How to restore a cast iron fireplace – part 2

So, we left off with the beginning of elbow grease on the central part of the fireplace. This got me to this stage:

cast iron paint chips

So nearly there

Do you see the tiny chips of paint? To the right of the pic and in amongst the detail? These were the bane of my life! From a distance it was looking great but get up close to My Love and these remained, needing careful chipping off bit by bit. I knew if I didn’t do it meticulously then at the final stage the grate polish wouldn’t cover them.

So, slowly, I continued. I was determined to get the middle bit perfect, to spur me on as I faced the rest of the challenge. And finally after copious buffing, I got this:

cast iron fireplace detail

What a beauty!

Now, if that wouldn’t spur me on, nothing would!!

After all this detailing I thought I’d treat myself to a nice flat surface and thus turned attention to the top of the mantle.

On went the gunk:

Paint stripping on cast iron with peelaway

Smoothing on the PeelAway with the spatuala

It was covered with the special paper, air bubbles ironed out and then left for 48hours. Here it is being peeled away:

Peelaway on cast iron fireplace

In action!

D’ya see all the liquid? That’s what made this such a messy job. I have no idea how someone would manage if the rest of the room didn’t need renovating cos me and my trusty scrubbing brush got it EVERYWHERE.

You see, by the time you get the gunk off you then need to get rid of the liquid and, supposedly, neutralise it – though I never did as I figured I has yet more buffing to do which would get rid of any residue.

It turned out that the paint came off the top super easy:

Just one application!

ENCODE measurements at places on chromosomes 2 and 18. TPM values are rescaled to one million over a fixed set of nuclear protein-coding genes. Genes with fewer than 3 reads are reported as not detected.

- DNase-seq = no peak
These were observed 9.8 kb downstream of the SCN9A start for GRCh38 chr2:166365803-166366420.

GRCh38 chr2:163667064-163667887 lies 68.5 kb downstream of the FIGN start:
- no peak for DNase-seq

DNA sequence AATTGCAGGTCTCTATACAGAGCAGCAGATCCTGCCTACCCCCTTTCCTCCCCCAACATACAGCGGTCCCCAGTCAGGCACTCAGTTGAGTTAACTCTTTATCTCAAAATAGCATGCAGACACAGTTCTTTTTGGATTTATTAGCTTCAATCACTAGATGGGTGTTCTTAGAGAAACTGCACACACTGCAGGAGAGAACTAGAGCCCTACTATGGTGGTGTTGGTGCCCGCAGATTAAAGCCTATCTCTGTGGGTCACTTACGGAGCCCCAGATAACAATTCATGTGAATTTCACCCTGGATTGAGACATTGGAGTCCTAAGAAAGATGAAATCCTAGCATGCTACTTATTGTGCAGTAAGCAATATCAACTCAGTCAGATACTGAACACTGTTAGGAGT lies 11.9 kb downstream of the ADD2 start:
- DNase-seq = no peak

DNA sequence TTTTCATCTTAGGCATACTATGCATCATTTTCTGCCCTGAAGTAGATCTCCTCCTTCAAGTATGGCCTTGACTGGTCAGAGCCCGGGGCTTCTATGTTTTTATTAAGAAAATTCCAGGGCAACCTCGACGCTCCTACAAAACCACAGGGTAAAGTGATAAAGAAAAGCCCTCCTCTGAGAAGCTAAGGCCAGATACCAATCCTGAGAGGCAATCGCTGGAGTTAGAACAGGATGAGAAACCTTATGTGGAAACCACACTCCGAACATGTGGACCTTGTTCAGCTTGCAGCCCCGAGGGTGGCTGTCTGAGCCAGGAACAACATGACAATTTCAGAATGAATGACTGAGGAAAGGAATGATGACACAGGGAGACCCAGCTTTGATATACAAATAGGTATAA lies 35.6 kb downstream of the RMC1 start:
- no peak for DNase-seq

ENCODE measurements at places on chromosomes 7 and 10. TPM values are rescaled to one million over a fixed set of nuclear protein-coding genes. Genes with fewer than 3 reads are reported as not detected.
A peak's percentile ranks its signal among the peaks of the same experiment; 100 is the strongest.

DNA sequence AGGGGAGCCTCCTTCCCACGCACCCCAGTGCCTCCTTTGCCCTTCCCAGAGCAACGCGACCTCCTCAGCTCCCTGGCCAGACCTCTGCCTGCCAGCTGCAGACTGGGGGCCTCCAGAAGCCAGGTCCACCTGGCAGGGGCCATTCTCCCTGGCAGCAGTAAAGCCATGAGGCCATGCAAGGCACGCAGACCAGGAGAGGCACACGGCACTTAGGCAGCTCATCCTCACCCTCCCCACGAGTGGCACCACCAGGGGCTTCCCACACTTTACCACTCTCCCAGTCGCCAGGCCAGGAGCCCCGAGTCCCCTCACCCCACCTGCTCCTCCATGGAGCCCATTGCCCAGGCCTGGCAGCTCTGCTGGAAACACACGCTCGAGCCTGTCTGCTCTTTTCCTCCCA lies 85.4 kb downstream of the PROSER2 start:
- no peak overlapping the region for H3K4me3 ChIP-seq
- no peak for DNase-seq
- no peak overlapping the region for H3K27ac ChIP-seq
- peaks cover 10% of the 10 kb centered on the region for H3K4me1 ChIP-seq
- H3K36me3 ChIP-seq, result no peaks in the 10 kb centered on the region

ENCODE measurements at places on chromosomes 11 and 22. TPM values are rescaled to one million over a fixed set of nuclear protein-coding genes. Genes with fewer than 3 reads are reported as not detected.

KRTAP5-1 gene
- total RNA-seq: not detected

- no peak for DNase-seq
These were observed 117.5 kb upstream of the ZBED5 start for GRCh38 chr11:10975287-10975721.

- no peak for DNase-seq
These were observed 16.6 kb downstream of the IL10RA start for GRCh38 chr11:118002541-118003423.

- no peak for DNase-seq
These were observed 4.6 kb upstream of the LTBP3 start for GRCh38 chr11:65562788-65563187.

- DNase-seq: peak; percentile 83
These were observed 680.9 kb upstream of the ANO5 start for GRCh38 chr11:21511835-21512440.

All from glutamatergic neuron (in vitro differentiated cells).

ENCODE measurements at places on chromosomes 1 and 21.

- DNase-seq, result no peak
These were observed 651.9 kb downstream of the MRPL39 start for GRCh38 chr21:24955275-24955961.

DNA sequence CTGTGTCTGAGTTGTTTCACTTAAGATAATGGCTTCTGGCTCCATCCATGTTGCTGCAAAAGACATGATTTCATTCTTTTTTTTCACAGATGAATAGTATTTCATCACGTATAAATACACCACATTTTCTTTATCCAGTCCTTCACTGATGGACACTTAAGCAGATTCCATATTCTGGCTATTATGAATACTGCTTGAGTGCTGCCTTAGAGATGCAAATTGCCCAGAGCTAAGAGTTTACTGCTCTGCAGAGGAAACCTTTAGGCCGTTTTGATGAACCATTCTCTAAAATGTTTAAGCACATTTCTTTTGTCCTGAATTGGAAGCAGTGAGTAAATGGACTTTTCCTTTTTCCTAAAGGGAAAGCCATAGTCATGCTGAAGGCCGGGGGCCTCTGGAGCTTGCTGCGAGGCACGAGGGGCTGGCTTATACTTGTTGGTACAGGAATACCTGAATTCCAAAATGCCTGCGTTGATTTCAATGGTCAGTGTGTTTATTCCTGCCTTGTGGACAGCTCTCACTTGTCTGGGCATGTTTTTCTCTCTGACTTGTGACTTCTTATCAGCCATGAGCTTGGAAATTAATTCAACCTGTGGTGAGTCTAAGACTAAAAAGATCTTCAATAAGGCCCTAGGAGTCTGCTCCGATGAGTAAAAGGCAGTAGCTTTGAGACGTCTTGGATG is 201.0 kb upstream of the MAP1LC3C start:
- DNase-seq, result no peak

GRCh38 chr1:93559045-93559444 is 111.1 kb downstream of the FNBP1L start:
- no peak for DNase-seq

Just one application!

I realised there were only a couple of layers of paint here (no gharish mutli-colours) and that’s why the PeelAway was so incredibly effective here.

I think someone had in the past decided to strip the paint – hence the thin layers. There’s also (sad) evidence of some rough chiseling on the edge of the mantelpiece. I guess they realised what a mammoth job it was and couldn’t face all the detailing so they just repainted the top and then another couple of coats on the rest of it to make my RSI so much worse….

I carried on down the fireplace and realised that the longer you left the gunk on for, the better the results. So, I tackled a new bit of detailing and left it for 72hours:

You can really see how it worked on the paint layers and, whilst a lot of mess remained, it was worth leaving it on for the extra time. Patience is a virtue and all that.

You can also see the eventual mess it was leaving behind:


It was clear there was going to be a mega wire scrubbing job ahead and little point doing it as I went along so I concentrated on getting all the paint off first.

There was something strangely compelling about watching the changes over the 72hours of leaving the gunk on:

Peelaway stripper cast iron period fireplace paint

Peelaway stripper cast iron period fireplace paint

Peelaway stripper cast iron period fireplace paint

Peelaway stripper cast iron period fireplace paint

Now, there is something worth mentioning. PeelAway is pretty friendly stuff. It doesn’t actually have a smell at all and seems fairly innocuous. But then remember what it is capable of. If I got a bit on my skin then within 15 minutes I’d soon begin to feel the prickly burn – but a quick wash off and it was fine.